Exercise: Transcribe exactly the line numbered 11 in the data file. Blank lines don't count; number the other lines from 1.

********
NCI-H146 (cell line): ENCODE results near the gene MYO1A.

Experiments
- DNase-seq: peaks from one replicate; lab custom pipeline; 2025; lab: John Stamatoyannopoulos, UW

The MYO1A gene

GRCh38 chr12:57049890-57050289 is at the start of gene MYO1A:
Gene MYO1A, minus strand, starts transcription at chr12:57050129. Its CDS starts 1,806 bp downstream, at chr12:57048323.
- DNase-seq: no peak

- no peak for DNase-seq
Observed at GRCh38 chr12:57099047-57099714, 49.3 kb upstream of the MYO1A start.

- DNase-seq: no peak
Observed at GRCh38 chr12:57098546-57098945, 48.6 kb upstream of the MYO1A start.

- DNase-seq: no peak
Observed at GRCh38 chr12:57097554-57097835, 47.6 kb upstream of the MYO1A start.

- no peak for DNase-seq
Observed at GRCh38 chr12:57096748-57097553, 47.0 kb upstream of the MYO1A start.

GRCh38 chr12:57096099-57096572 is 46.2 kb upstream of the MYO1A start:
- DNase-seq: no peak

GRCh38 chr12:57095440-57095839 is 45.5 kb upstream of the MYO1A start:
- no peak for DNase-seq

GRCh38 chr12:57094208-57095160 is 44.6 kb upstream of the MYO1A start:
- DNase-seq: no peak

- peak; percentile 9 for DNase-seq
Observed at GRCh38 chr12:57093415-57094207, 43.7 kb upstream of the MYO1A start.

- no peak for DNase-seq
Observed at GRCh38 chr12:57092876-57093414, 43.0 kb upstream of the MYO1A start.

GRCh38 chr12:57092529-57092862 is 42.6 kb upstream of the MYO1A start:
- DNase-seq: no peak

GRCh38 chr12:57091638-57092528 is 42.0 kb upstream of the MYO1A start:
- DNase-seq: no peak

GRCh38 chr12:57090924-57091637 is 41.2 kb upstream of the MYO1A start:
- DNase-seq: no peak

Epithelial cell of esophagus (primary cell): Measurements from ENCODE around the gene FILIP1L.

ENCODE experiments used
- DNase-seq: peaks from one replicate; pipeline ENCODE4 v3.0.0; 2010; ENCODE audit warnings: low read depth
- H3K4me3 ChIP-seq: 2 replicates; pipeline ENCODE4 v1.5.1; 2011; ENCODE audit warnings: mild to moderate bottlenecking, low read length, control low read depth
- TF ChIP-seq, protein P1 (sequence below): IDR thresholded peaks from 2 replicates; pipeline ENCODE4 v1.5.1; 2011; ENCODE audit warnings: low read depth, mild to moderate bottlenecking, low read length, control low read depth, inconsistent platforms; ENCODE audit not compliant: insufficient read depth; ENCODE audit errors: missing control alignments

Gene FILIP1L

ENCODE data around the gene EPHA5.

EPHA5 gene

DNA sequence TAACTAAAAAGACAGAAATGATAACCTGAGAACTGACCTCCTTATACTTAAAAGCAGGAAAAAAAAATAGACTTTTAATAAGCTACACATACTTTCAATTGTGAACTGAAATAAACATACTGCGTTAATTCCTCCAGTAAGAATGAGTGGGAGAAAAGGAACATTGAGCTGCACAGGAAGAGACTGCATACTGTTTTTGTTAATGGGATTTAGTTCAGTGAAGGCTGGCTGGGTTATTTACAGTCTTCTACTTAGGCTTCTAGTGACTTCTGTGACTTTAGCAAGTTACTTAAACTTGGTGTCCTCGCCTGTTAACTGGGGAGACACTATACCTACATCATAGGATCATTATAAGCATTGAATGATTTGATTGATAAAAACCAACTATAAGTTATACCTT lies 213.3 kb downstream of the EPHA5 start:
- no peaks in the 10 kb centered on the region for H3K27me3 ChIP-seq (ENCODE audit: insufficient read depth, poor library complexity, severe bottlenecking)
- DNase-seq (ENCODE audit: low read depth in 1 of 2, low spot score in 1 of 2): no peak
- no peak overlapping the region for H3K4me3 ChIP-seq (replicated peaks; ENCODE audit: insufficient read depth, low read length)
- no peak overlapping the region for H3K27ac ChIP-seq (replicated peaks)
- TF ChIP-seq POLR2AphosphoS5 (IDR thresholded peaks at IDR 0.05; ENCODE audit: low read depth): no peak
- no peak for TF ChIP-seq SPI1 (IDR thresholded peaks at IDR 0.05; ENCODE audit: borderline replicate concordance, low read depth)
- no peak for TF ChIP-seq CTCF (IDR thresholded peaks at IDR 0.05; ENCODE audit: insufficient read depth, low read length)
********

Observed at GRCh38 chr12:57098546-57098945, 48.6 kb upstream of the MYO1A start.